Today’s Tip: Make it Real
“I hate being observed,” says elementary teacher Justin Minkel (who was the 2007 Arkansas Teacher of the Year) in an article in Education Week. “When my principal walks in with her laptop or a clipboard and pen, I’m instantly afflicted by a crippling self-doubt I haven’t felt since junior high. I scan the room with the alert panic a gazelle must feel when scanning the
savannah for predators.”
A lot of SAM teams address this issue directly by de-emphasizing formal evaluation and focusing on regular and frequent coaching visits.
Take a look at these ideas:
Ask the teacher if you can sit and work with a group of students during the lesson while you observe.
This allows you to help at the same time you are observing. If this isn’t allowed by contract during a formal observation ask if the teacher waive the restriction so you can work with the teacher as a coach and colleague.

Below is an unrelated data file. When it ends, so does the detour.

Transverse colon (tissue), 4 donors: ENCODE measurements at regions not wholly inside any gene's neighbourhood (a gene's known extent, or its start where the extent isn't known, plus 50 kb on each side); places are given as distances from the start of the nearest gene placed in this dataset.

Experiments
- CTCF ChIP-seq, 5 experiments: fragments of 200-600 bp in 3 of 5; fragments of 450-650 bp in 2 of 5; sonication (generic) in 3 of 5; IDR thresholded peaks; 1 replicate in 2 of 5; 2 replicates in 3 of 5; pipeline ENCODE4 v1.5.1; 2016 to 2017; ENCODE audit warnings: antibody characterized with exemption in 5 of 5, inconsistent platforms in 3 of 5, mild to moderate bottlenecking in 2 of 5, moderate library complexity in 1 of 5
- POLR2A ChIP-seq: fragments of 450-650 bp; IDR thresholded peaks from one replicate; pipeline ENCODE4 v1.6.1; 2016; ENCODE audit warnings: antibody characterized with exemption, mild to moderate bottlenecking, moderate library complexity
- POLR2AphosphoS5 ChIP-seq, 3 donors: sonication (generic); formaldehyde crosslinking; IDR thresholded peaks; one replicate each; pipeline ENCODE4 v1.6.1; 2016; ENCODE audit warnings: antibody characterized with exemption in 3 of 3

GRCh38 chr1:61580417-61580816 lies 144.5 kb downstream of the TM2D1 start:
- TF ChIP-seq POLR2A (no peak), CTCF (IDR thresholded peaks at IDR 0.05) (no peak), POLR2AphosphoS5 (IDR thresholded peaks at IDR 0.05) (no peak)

If that won’t work, make all of your informal observations “work with
students”. Your teachers and students will love the change.
Do frequent mini-observations or walkthroughs and make sure that feedback is regular, clear and specific.
Offer to model a lesson several times each year and invite teachers to observe...and then give you feedback in a meeting after school on how you could have done better. This can help break down barriers as teachers are able to talk about practice without fear.
Pay attention to student learning behavior when you observe, Help by redirecting student attention to the teacher and use proximity to keep kids focused.
Place “my table, lunch” tickets on the desks of students who exhibit great learning behavior. Talk with the kids during the time you are supervising the lunch room.
Offer to grade a set of student papers while you observe. Teachers love the help and you will see student work. You might even take a few students aside and talk with them about their papers.